Plate-Wise •  5/10/2021

What’s the difference between plant breeding and genetic engineering?

Written By Holly Loucas  Assortment of large, small and differently colored tomatoes

With summer approaching in the Northern Hemisphere, many home gardeners are starting to comb through seed catalogues and gardening stores to select tomato varieties for the year. There are hundreds of choices, as tomatoes have been bred in all shapes, sizes and flavors. It’s this profusion of produce that leads to a question I’m asked a lot: What’s the difference between plant breeding and genetic engineering?  

Let’s start with plant domestication

While we don’t have a date when the first crop was bred, what we do have are records of the domestication of food plants by early farmers. Farmers saved the best, most desirable seeds from the food they produced to plant the following year. This process is called domestication and has gone on for hundreds and thousands of years. The result of domestication are seeds with characteristics that are desirable for producing the plants in a specific region. This could be drought tolerance for a region that was dry, disease resistance in other areas, as well as taste and abundance.

What does plant breeding mean?

While domestication simply saved the best seeds to plant in the following year’s crop, breeding started to take things one step further. Through breeding, plants are crossed with other plants to create new seeds for the next crop. Plants with desirable characteristics are used as females, and pollen is selected from a specific plant with different desirable characteristics. Pollination is done by hand to minimize cross-pollination with unwanted pollen. For example, a high-yielding plant can be used as a female with pollen from a disease-resistant plant, so the resulting seed would be high-yielding AND disease-resistant.

If only it were that easy! In reality, it takes years to breed a crop — such as broccoli or carrots — with a characteristic of interest. But in some cases, breeding is actually impossible. Basic plant breeding is often limited by species constraints. Some flowers are simply not compatible with pollen from other flowers outside of their species.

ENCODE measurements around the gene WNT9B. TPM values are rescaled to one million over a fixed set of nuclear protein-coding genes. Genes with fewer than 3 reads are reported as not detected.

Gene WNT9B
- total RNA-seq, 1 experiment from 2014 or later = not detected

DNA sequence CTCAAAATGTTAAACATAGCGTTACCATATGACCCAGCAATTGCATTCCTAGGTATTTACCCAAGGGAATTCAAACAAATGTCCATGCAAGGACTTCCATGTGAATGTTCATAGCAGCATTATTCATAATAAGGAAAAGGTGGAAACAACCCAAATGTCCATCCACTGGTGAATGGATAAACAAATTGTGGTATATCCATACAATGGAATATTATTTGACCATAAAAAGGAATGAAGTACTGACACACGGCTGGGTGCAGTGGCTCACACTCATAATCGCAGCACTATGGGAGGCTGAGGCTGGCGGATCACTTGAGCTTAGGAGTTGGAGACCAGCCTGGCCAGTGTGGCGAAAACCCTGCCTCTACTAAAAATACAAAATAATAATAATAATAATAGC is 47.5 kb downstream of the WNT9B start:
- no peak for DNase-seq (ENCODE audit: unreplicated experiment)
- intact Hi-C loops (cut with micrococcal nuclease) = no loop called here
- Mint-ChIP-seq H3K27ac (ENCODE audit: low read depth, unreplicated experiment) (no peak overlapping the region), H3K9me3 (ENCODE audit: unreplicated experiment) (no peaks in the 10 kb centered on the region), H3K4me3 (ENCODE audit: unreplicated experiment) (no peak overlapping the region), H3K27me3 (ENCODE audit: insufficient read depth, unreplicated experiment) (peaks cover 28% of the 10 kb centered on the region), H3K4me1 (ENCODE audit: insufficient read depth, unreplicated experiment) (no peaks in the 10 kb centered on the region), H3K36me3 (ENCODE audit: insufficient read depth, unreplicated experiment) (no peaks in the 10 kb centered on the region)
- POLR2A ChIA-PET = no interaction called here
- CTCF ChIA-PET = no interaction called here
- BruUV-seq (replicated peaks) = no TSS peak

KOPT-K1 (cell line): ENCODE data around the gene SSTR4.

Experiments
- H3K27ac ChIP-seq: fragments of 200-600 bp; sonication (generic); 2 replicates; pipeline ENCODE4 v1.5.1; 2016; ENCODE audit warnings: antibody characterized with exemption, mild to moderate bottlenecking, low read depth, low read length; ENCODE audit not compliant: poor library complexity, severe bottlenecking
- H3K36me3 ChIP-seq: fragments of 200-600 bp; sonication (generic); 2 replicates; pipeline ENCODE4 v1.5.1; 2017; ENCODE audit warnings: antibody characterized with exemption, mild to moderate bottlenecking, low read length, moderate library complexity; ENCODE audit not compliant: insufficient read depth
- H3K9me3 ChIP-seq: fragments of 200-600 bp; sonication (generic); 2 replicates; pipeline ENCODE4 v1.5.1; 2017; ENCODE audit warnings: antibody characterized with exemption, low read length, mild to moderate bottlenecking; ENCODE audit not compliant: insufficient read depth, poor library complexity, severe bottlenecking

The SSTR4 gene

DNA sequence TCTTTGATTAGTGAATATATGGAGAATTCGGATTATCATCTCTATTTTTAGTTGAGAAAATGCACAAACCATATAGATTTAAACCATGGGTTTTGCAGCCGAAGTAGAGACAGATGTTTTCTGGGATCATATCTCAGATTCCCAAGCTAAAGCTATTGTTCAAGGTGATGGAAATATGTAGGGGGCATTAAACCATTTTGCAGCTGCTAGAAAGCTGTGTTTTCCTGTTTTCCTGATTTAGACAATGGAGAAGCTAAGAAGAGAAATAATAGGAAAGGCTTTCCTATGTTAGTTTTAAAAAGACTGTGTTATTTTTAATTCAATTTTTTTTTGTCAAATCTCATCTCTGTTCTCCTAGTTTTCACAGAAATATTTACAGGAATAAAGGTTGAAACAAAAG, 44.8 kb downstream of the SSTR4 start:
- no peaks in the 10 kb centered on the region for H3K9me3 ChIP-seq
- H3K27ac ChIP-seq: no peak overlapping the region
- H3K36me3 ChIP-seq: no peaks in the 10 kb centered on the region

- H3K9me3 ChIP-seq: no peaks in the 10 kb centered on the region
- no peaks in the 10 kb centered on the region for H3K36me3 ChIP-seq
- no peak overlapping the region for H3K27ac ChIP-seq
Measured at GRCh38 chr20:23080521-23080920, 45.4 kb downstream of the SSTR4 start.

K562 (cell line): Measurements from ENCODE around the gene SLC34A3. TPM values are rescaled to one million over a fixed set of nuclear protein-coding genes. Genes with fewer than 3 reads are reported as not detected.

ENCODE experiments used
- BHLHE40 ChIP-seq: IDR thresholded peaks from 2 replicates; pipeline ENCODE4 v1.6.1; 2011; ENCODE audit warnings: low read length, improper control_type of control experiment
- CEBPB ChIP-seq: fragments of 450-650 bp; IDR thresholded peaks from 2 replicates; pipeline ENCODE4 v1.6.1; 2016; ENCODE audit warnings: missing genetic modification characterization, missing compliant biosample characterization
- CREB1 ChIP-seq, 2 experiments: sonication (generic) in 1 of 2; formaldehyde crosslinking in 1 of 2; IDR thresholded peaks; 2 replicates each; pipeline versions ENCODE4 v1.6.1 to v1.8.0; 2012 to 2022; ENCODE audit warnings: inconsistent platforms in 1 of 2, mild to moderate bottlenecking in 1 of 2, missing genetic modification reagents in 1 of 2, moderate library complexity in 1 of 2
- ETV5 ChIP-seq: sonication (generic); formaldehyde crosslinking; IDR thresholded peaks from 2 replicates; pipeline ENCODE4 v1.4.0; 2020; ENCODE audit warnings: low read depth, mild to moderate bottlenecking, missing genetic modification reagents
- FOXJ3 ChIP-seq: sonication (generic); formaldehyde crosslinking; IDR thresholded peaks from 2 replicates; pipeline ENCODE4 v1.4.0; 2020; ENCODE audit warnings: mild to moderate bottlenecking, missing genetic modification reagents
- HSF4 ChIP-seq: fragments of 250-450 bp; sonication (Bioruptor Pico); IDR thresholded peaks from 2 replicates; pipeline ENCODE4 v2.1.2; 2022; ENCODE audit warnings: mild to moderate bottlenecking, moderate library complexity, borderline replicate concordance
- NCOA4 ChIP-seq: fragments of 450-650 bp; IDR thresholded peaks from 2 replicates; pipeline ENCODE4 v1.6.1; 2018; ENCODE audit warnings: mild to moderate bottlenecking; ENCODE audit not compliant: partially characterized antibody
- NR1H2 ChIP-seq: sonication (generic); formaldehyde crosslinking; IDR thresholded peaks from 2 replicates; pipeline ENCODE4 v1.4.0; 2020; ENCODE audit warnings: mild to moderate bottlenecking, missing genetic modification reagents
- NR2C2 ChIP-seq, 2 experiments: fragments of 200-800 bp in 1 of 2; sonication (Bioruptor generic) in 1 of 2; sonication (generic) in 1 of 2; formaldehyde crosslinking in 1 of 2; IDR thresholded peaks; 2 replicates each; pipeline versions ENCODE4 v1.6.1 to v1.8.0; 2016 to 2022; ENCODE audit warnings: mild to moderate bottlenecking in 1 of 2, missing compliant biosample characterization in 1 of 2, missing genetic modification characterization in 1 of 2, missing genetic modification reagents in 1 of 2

Plant breeders over the years have developed ways around these barriers. Techniques such as mutagenesis and polyploidy have been employed to increase the genetic diversity of plants

  • Mutagenesis uses radiation to find beneficial traits in seeds. This technology was used to create the ruby red grapefruit
  • Polypoloidy increases the amount of genetic material in a plant. It helps increase fruit size or fertility of a plant. This technology was used to create seedless watermelon.

The most common forms of mutagenesis are chemical or radiation — both of which induce thousands of unknown random mutations in the hopes of finding beneficial characteristics to make a better crop. More than 3,000 plants have been produced this way, most of which can be found in the produce section of your grocery store!

Genetic engineering, a more precise way to breed

When it comes to genetically engineered (GE) plants, the difference is that genetically engineered plants are produced in a lab by targeting specific genes of interest and inserting only that gene into the resulting GE plant. Rather than relying on random mutagenesis or cross-hybridizing of whole chromosomes, GE plants can be extremely specific and should be considered safer than their predecessors. Because the process is more precise, scientists can know exactly what they are manipulating and examine unintended consequences before products leave the laboratory. 

That’s why it’s often hard to understand why these techniques – which have been used by farmers and scientists for years – are considered harmful while plants that are bred through other means are labeled organic and conventional. At the root of it, these two processes are similar and create plants that are healthy, safe and abundant.

Check out more from Plate-Wise!

Want to learn more about GMOs? Read up on our library of GMO posts here, or read more about selective gene engineering here.